• Test Prints: We can provide a test print before the final production run, allowing you to thoroughly review and gain a clear understanding of what to expect in the main print job.
  • Material Testing: If you wish to assess the impact of different materials on colour, we can perform test prints on various options.

Have more questions or need further assistance? Feel free to contact our team; we’re here to help you achieve the best possible print results.


It may not always be convenient to set artwork up at the size it is to be printed. For example, you may prefer to supply artwork for an A0 poster as an A4 document. This is no problem at all as we can usually scale supplied artwork up or down by any percentage required.

Make sure your artwork matches the width-to-height ratio of your desired print size. Standard ‘A’ sizes are already set, so that’s simple to re-size. For custom sizes, just divide the width by the height to find the right ratio. For instance, a 1200mm by 400mm banner can be represented as 300mm by 100mm, both with a 3:1 ratio.

If you do supply artwork with a different width-height ratio to the print size you require, it will usually result in the final print having white borders at either the top and bottom or left and right edges. If this is not acceptable, we will usually be able to adjust your artwork to fit the required size better for a small additional artwork charge.

Booklet Printing

Standard booklets, such as saddle stitched (stapled) are made by binding folded paper sheets at the spine, so the number of pages must always be a multiple of 4. Think of a birthday card as a 4-page booklet – 2 birthday cards, one inside the other would be an 8-page booklet, 3 birthday cards, one inside the other would be a 12 page booklet and so on. If your page total is not divisible by 4, blank pages will need to be added where appropriate to remedy this.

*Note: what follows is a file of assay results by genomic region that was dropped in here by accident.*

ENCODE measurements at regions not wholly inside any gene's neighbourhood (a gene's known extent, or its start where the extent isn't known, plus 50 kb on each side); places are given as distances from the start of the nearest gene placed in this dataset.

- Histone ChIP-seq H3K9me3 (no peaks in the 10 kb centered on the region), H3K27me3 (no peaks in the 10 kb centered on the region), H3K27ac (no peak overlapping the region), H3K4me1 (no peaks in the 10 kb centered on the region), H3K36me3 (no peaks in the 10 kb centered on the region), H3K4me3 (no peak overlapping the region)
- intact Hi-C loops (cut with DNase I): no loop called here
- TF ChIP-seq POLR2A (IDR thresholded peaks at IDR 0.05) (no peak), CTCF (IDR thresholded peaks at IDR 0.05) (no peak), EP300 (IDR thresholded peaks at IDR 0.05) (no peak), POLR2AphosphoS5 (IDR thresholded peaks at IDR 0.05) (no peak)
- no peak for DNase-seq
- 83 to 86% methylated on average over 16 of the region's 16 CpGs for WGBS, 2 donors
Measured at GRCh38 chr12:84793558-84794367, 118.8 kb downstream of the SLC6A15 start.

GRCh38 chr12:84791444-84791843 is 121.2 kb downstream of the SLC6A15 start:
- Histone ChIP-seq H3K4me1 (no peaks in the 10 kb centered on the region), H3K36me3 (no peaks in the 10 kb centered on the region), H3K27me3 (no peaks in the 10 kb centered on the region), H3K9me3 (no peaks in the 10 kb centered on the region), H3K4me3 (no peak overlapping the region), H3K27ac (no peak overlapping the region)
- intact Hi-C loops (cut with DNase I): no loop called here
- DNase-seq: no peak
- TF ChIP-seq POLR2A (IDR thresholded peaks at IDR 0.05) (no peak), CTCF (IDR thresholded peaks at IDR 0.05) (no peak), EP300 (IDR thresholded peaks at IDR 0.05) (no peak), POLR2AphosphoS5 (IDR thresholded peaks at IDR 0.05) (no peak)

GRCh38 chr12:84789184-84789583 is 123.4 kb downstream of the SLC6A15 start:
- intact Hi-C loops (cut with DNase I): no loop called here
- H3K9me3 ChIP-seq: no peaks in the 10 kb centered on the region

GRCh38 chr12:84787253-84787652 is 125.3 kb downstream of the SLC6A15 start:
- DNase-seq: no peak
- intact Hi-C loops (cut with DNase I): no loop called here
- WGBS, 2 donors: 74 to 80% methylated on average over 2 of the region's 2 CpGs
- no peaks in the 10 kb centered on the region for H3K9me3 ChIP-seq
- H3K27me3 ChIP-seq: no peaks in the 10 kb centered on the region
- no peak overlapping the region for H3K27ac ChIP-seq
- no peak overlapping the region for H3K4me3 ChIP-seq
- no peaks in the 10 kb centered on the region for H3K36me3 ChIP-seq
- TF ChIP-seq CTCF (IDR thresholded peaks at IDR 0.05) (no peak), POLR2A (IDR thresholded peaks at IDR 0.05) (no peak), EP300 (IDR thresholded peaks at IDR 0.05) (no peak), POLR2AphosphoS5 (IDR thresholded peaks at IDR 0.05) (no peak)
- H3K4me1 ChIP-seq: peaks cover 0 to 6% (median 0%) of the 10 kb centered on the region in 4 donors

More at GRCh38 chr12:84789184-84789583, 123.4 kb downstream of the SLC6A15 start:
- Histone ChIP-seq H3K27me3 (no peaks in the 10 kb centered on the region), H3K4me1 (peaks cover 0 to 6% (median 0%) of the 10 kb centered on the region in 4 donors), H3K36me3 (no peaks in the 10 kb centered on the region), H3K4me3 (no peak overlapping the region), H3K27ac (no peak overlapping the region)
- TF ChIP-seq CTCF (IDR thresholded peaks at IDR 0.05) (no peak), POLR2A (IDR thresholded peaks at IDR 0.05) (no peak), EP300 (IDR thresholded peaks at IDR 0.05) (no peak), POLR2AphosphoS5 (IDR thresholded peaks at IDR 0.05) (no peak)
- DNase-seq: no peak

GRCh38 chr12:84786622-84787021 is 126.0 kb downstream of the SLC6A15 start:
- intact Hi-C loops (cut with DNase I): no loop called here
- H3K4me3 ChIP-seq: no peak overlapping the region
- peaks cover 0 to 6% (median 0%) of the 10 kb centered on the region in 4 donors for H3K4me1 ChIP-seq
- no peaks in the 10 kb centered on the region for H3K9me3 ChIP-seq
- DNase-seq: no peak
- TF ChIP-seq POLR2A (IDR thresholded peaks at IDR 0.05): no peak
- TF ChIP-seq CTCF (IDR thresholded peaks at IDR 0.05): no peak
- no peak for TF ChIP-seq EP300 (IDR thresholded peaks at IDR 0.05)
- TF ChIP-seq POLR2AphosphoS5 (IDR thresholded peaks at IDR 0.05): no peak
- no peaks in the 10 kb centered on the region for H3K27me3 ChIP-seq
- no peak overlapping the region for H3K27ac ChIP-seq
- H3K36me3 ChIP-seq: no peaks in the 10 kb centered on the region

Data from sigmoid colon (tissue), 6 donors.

When creating booklet artwork, it’s important to understand the difference between reader’s spreads and printer’s spreads. Reader’s spreads display the pages in the order they will be read, for example, page 2 on the left and page 3 on the right. However, this is not how they are arranged when printed. In printing, a layout called printer’s spread is used, where page 2 might be paired with the inside back page on a single sheet.

Despite these formats, we specifically request that booklet artwork be supplied as single pages. This approach allows us to adjust the positions of each page on the printing sheet as needed. This is particularly important for larger booklets, where the thickness of the sheets can affect the alignment of the pages in the finished book. By adjusting the space between the pages, we can counteract the effect known as ‘creep’. To facilitate this process, please ensure each single page includes a 3mm bleed on all sides and crop marks. This helps in achieving the best possible alignment and quality in the final printed booklet.

Premium Papers

Choose from 11 luxurious paper types, including Kraft and Tintoretto Gesso, ensuring a high-end look.

Encapsulation or Lamination

In the domain of print preservation, encapsulation and lamination emerge as highly effective techniques.

Encapsulation involves sealing prints in thick plastic pockets using heat, creating a durable shield against environmental factors. The clear edges enhance visibility and aesthetics, making it ideal for long-term preservation against moisture, dust, and wear.

Lamination, on the other hand, employs a thin plastic layer heat-sealed and trimmed flush, providing a sleek protective covering that closely adheres to the document’s contours. The trimming process ensures a visually appealing finish, balancing protection and presentation for various documents.

Both methods play crucial roles in print protection, offering reliable solutions tailored to specific needs, whether emphasizing durability or a polished appearance. These techniques safeguard prints against the challenges of time and external elements, ensuring their longevity and visual integrity.